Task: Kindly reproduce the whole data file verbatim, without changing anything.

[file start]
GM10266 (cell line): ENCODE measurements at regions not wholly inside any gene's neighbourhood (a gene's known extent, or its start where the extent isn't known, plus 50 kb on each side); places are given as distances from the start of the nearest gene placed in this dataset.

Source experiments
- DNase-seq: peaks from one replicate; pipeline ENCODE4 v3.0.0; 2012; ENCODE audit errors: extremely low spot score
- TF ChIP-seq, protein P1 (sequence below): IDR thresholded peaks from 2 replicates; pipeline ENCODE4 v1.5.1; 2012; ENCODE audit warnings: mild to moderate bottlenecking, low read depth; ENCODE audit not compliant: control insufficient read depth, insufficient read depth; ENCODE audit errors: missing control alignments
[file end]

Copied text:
GM10266 (cell line): ENCODE measurements at regions not wholly inside any gene's neighbourhood (a gene's known extent, or its start where the extent isn't known, plus 50 kb on each side); places are given as distances from the start of the nearest gene placed in this dataset.

Source experiments
- DNase-seq: peaks from one replicate; pipeline ENCODE4 v3.0.0; 2012; ENCODE audit errors: extremely low spot score
- TF ChIP-seq, protein P1 (sequence below): IDR thresholded peaks from 2 replicates; pipeline ENCODE4 v1.5.1; 2012; ENCODE audit warnings: mild to moderate bottlenecking, low read depth; ENCODE audit not compliant: control insufficient read depth, insufficient read depth; ENCODE audit errors: missing control alignments